Carbs and dairy, two of my favourite things.
So, when I was asked if I would like to participate in a mac and cheese cook-off, I was like um…yes please. Duh, No brainer.
Last week, the Dairy Farmers of Canada flew out some of the country’s top chefs to go head-to-head in creating the best mac and cheese recipe, cleverly titled the Grate Canadian Cheese Cook-Off. The recipes, focusing on local flavours, reflected all that there is to offer from Nova Scotia, Ontario, Alberta, and BC. With ingredients like sage, mushrooms, apples, and most importantly, pure Canadian milk, each dish combined a little imagination into what was a truly gourmet take on the classic.
Representing Alberta was local chef Nicole Gomes, who created an apple & beer mac and cheese beauty. It was a truly comforting dish, perfect for a hearty meal with the family. All the ingredients to make her creation were carefully packaged and delivered to my door – as if my day could ever improve from there. If you follow me on SnapChat (@ts_tidbits) you would have seen the big reveal, and if you aren’t, well you should.
So, I went ahead and put on my apron, organized all my ingredients, and put the Apple & Beer recipe to the test.
Made from 5 different cheeses, this mac was seriously creamy. With the heat from the Gunn’s Hill Five Brothers, the smokiness of the Sylvan Star Gouda, the creaminess of the Raclette, and the general quality of high-grade Black River Cheddar, each combined together to give flavour to every delicious bite.
Layered between soft noodles and topped with baked bread crumbs, it was the perfect texture of creamy and crunchy.
Now, I wasn’t the biggest fan of the apples in my dish. To be honest, I prefer my mac & cheese pretty basic. With that being said, Cole absolutely loved it and found the apples really counteracted the bite of the IPA, so I would recommend giving them a try. If you’re at all worried though, I would suggest making your mac ½ and ½. And while you’re at it, throw in a little cooked ham.
I love using Canadian milk products because it’s a great way to support local dairy farmers. The quality is always reliable and this dish has really shown me that the selection is endless! I couldn’t believe how many world-class cheeses could be made from Canadian milk, of both local and international varieties. In fact, there are over 400 kinds! And as for milk itself, I literally don’t go a day without helping myself to a glass or two. It’s a great way to start my morning, from cereal to a big class of smooth (chocolatey) goodness.
So, are you ready to get going? This recipe makes a GIANT portion – so if it’s just a few of you for dinner, you might want to cut it in half.
Ingredients (Two Parts)
¼ cup unsalted butter
¼ cup flour
1 bay leaf
3 cups milk
½ cup crème fraiche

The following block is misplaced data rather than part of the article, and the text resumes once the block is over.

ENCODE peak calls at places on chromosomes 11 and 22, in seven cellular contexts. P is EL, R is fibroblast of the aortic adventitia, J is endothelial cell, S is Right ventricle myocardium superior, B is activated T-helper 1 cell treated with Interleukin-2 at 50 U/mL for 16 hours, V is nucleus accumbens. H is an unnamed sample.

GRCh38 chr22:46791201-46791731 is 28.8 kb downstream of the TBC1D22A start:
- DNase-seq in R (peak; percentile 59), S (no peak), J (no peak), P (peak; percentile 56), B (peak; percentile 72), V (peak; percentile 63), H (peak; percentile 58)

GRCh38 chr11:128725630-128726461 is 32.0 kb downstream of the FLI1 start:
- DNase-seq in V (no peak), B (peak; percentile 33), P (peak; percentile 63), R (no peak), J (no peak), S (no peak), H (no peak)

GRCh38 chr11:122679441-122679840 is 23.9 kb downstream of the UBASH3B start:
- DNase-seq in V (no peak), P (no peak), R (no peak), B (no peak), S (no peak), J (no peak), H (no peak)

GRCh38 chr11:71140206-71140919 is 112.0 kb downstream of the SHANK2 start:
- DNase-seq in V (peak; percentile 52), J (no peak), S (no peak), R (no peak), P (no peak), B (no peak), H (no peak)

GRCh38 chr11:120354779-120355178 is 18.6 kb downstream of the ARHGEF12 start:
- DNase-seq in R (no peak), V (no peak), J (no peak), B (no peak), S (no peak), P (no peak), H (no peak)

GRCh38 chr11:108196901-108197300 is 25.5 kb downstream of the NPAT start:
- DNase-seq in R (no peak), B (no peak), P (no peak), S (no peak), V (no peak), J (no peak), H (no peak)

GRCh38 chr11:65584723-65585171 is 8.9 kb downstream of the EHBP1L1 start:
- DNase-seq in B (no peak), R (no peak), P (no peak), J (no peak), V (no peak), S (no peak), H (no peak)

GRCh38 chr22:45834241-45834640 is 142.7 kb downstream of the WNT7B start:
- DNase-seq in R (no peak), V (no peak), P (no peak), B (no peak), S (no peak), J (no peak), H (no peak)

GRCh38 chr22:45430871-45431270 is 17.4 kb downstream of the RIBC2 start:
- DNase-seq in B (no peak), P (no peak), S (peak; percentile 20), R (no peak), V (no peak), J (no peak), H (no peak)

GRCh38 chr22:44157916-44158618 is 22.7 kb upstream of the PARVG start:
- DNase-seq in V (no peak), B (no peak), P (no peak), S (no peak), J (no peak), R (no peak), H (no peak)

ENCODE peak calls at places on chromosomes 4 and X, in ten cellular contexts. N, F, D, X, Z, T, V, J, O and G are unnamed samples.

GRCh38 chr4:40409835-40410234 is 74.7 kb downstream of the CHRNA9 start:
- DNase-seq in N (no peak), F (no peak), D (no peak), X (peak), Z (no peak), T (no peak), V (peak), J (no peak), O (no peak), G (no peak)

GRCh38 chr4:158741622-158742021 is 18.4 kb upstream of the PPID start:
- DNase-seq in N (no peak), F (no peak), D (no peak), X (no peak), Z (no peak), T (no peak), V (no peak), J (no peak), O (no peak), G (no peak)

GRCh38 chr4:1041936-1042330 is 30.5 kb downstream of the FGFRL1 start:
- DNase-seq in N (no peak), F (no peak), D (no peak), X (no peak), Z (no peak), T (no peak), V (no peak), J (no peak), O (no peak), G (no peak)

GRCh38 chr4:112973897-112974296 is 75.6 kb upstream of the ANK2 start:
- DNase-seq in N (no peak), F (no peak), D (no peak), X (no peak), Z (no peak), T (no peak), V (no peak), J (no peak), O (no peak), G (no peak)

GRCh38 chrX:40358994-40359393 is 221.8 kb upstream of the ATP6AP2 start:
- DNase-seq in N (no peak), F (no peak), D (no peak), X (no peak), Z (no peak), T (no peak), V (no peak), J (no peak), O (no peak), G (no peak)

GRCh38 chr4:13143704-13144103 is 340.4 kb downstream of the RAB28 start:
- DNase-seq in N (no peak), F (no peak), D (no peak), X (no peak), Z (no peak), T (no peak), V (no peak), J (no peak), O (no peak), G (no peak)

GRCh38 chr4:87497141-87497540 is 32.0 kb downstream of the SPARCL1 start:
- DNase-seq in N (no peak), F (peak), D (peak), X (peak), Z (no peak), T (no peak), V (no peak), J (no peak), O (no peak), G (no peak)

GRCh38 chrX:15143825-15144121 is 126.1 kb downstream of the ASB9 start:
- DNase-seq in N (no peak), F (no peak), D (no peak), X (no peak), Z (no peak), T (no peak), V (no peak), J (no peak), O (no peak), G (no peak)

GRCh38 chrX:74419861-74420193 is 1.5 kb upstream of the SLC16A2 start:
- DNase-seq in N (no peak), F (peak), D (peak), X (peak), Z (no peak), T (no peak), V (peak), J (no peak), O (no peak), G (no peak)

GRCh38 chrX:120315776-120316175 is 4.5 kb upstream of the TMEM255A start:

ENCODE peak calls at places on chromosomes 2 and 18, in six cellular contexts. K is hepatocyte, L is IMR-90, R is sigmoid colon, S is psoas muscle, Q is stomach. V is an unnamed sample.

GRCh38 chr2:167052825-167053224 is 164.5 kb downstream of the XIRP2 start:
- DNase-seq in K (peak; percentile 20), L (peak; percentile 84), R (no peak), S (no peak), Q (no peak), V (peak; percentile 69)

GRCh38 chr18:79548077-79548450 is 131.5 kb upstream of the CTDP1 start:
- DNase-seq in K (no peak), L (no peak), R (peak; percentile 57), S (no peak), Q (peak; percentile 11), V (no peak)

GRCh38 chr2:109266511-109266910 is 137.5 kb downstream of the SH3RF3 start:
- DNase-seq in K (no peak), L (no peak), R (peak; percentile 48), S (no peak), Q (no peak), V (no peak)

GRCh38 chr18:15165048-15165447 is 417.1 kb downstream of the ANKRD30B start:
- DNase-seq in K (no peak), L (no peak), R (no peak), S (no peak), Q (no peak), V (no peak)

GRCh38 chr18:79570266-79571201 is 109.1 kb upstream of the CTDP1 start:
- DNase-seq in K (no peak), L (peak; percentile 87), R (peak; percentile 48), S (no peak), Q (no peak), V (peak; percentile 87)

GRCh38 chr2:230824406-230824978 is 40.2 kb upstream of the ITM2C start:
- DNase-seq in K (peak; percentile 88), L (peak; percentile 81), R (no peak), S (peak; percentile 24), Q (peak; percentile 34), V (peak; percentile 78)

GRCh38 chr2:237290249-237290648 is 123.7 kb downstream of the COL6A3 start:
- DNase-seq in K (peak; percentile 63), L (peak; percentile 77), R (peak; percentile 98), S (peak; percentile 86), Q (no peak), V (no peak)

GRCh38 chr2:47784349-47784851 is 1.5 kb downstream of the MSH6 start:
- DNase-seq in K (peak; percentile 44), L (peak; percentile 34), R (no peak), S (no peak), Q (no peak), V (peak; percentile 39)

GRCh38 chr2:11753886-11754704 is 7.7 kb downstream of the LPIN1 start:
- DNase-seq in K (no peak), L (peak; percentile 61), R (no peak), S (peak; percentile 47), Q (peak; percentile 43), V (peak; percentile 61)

½ cup IPA beer
2 Tablespoons Dijon mustard
1 ½ teaspoon salt
¼ teaspoon nutmeg
Pasta, Apple, & Cheese Layer:
3 cups lumaconi or elbow pasta
1 Tablespoon unsalted butter
3 cups peeled and grated golden delicious apples (approx. 3 large)
¾ cups panko breadcrumbs
1 Tablespoon olive oil
2 cups shredded Black River Medium Cheddar cheese
1 cup shredded Canadian Muenster cheese
1 cup shredded Gunn’s Hill Five Brothers cheese
1 cup shredded Sylvan Star Canadian Smoked Gouda cheese
1 cup shredded Canadian Raclette cheese
Depending on how organized you are, you can whip this up in about 15-20 minutes, then shove it into the oven to bake and give your feet a rest.
Step 1: Cream sauce: In a medium to large pot, melt the butter (1/4 cup) on medium to high heat. Add in the flour and bay leaf and whisk for about 2 minutes until smooth (Sort of like a roux). Once it’s golden brown, slowly add in your milk, whisking again until smooth. Bring to a boil, then reduce heat and simmer for 8-12 minutes, stirring until thick. Turn off the heat and whisk in your crème fraiche, beer, mustard, salt, and nutmeg. Then, remove the bay leaf.
Step Two: Cook your pasta in a pot of boiling, salted water for 3 minutes (or as directed). Drain, rinse, set aside.
Step Three: Apple layer: Melt the butter (1 Tablespoon) on medium heat, add in your apples, and sauté until they’re soft (approximately 2 minutes). Then, in another bowl, combine the breadcrumbs and oil and set aside.
Step Four: Pour ½ of the pasta into a 13×9 baking dish. Cover with ½ of your cream sauce, ½ of each of the 5 cheeses, and ½ of your sautéed apples. Stir lightly. Repeat again, then sprinkle with breadcrumbs.
Step Five: Bake at 350F for 45 minutes until the breadcrumbs are golden and the edges are bubbling. During this time, keep yourself occupied because it will smell aamaaazziiiiiing. Cool for 5 minutes, then eat up.
Official recipe and nutritional info here.
I’m not going to say it beats the Mac & Cheese at Suzette, but it’s a pretty good version for those nights at home. Plus, it makes great leftovers.
If you want to see what the other chefs were up to, you can check out their recipes here. The cauliflower one sounds particularly interesting!
Thanks again to the Dairy Farmers of Canada for including me in this activity! All thoughts and opinions are my own, as always.